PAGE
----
I would like to visit Iraq. I think I may have found my excuse.
Shortly after the invasion of Iraq in 2003, during which the United States had bombed Iraqi intelligence headquarters in Baghdad, U.S. soldiers rummaging in the basement found a treasure trove of Jewish community-related documents and artifacts, some going back hundreds of years. The bombing had burst pipes in the building, flooding the basement, leaving what soon became known as the Iraqi Jewish Archive water-logged, moldy, and in a state of great disrepair.
Brought to the U.S. National Archives for preservation, one issue was whether the Archive should be returned to Iraq, or whether it ought to remain with Iraq’s persecuted, exiled, Jewish community, many of who now live in the U.S. I wonder about the bigger picture: to whom do our Jewish treasures belong? And where? With us, wherever we are? Or in the place of origin?
I became involved with the Iraqi Jewish Archive a few years ago, while working as a staffer for a U.S. Member of Congress. In the Iraqi case, there was the question of whether the Archive was the patrimony of the Iraqi Jewish community, or, as the Iraqi Ambassador insisted to me, an essential part of Iraq’s cultural heritage, and therefore belonging to that sovereign nation. On a more practical level there was concern that, amidst the horrible violence and civil strife, Iraq wouldn’t be able to guarantee the safety of the Archive. Questions about the ability of Iraqi Jews and scholars from abroad to visit, and the U.S. government’s role in establishing a legal contract with the Iraqi government to return the Archive, also played into the mix.
Being of a certain age (and, yes, male), the first thing that comes to mind is Indiana Jones snarling “it belongs in a museum!” as he wrestles historical artifacts away from nefarious evildoers. The egalitarian ideal is appealing, as is the notion of destroying a secret Nazi base to get back the Ark of the Covenant.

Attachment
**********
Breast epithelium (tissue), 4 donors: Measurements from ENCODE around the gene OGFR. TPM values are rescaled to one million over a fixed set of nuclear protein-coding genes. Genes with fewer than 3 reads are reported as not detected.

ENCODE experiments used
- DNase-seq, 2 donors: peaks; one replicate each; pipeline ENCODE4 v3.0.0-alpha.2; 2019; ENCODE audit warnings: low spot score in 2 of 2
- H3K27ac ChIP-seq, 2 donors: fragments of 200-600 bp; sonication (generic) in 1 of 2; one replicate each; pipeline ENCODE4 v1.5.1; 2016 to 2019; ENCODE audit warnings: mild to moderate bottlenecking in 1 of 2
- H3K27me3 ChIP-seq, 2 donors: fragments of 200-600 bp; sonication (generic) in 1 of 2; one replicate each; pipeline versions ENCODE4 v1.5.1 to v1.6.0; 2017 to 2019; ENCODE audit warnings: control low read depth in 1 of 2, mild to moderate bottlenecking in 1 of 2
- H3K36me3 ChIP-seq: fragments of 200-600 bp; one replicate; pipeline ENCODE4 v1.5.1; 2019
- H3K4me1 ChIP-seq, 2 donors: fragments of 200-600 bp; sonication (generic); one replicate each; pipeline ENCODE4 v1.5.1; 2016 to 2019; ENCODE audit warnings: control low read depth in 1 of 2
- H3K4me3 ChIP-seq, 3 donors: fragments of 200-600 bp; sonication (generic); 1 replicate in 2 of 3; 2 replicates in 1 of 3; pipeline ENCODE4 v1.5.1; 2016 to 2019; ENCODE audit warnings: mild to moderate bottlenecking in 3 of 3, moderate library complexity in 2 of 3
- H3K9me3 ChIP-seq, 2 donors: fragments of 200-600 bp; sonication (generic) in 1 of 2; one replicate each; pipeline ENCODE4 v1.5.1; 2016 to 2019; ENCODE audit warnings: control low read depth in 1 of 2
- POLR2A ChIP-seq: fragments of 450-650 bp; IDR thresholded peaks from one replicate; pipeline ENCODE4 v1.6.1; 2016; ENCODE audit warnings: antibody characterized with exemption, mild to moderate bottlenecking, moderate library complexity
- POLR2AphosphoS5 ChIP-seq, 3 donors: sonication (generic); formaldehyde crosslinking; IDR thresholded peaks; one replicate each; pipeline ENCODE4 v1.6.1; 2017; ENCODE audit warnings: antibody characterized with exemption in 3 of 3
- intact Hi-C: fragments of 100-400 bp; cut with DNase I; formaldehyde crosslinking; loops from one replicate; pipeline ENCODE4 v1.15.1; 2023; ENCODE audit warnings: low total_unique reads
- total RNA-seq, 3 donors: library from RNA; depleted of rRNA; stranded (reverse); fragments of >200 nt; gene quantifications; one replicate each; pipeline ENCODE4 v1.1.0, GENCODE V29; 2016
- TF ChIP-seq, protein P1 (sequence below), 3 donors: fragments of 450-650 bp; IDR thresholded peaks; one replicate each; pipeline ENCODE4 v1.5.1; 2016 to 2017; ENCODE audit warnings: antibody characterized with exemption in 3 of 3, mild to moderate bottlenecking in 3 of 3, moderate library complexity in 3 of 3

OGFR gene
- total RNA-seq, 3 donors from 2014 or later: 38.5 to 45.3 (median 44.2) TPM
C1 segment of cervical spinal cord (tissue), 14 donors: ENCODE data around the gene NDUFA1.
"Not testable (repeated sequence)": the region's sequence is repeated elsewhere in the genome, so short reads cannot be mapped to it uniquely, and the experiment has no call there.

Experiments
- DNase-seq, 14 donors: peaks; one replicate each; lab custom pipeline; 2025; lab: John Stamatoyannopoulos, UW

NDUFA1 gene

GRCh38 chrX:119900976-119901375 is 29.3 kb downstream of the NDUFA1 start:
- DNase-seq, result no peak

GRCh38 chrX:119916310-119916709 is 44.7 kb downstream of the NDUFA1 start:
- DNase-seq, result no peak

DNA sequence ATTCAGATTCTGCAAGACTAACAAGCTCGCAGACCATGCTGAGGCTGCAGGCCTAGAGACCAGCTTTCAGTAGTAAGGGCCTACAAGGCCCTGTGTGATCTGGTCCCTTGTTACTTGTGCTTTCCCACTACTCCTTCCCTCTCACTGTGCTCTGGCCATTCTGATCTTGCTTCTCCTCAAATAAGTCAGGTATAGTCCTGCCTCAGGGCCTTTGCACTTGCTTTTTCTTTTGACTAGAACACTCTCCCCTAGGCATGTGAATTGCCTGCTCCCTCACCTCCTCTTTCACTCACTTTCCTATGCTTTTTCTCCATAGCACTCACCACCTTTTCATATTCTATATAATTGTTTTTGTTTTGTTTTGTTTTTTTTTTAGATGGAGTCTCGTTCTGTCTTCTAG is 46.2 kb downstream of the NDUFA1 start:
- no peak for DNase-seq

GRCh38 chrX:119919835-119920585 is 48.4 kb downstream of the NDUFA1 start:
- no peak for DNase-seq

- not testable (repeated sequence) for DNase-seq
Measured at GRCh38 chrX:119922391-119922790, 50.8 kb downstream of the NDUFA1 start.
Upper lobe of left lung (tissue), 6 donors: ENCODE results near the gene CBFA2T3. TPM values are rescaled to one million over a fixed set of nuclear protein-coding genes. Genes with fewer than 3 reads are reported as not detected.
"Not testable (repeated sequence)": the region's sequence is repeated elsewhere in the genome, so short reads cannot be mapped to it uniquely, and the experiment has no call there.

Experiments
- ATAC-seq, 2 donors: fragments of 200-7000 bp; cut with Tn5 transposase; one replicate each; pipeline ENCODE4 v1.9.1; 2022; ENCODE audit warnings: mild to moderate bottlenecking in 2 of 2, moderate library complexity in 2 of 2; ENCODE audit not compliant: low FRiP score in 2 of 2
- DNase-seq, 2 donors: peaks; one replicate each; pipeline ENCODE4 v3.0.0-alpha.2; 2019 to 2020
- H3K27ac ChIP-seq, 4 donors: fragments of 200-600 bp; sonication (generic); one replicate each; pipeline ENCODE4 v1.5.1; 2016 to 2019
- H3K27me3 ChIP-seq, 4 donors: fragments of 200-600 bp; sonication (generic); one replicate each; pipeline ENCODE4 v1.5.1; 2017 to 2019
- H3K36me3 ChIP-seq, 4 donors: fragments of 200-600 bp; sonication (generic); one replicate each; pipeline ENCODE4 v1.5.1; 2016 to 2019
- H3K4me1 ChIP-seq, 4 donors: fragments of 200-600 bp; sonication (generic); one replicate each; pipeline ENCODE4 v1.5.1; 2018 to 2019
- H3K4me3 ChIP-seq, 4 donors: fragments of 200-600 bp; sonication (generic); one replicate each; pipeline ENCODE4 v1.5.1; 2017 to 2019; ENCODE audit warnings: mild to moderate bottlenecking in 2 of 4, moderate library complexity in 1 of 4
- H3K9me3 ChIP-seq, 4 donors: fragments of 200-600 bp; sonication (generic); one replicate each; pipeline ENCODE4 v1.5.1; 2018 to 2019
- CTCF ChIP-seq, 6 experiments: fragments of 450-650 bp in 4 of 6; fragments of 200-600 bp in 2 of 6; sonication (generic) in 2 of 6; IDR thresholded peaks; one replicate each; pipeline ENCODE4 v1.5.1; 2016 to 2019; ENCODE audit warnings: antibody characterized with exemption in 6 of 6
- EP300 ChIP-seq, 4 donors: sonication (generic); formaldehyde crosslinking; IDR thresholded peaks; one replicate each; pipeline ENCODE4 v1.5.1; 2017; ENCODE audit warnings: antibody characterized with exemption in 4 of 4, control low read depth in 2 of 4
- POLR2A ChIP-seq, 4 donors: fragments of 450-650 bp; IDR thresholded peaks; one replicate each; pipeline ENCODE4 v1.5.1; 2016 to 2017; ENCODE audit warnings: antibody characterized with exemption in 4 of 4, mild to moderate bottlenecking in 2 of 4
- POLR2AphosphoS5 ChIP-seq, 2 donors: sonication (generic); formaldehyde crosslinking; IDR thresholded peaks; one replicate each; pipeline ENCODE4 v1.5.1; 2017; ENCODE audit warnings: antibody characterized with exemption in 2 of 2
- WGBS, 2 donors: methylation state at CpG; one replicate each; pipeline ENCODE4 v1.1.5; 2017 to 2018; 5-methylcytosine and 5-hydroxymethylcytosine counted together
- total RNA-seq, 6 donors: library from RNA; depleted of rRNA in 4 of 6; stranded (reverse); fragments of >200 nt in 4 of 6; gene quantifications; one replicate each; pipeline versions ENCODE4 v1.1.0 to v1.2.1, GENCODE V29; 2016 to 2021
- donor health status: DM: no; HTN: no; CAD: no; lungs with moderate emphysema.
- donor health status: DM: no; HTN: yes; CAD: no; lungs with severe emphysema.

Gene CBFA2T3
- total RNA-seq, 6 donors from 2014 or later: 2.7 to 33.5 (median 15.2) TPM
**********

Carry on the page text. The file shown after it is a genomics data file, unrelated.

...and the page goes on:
But do Jewish artifacts belong in places where there are no more Jews?
As elsewhere in the Arab world, over a period of about 60 years starting in the 1940s, Iraq’s 2,500 year-old Jewish community dispersed under the weight of persecution. As Jews fled Iraq, Saddam Hussein’s secret police moved in, seizing all manner of documents and artifacts relating to religious life, communal structure, and individuals and families.
Now, in the kind of twist that often lands history in unlikely places, those materials have followed the persecuted Iraqi Jewish community to America; yet, the Archive is slated to return to Iraq next year. (As part of the agreement, many documents will be digitized, precluding the need to physically travel to Iraq in most cases.)
There is a strong temptation to want to ingather our artifacts as we Jews have concentrated in particular places, especially where those places seem inherently safe and secure, like the Israel Museum in Jerusalem or the Holocaust Museum in Washington DC. As we leave behind the 20th century’s ruin – the lives and homes we can never get back – there is great power in finding the lost shards and bringing them in close to us.
In the post-Holocaust world we Jews should not shrink from the world, but rather go out into it at every opportunity. Part of that ought to be that our cultural heritage is out there, too. I once saw a 14th century Torah scroll in the Matenadaran, the ancient book collection in Yerevan, Armenia, a physical reminder to me that Jews and Armenians have connections stretching back into the ancient world. And while that Torah no doubt would be well served in an American synagogue, it was a special treat to chance upon it in the main repository of Armenia’s historical treasures. It made me feel that in some small way I, too, could belong in Armenia. Armenians who otherwise would not ordinarily meet Jews (about 700 live there today) would encounter this small item of Jewishness, perhaps setting off a spark of interest.
I would like to see the ruins of Babylon and the ancient city of Ur. I would like to dine with locals along the banks of the Euphrates and trek the mountains of Kurdistan. And I would really love to call at the future Museum of Iraqi Jewish History.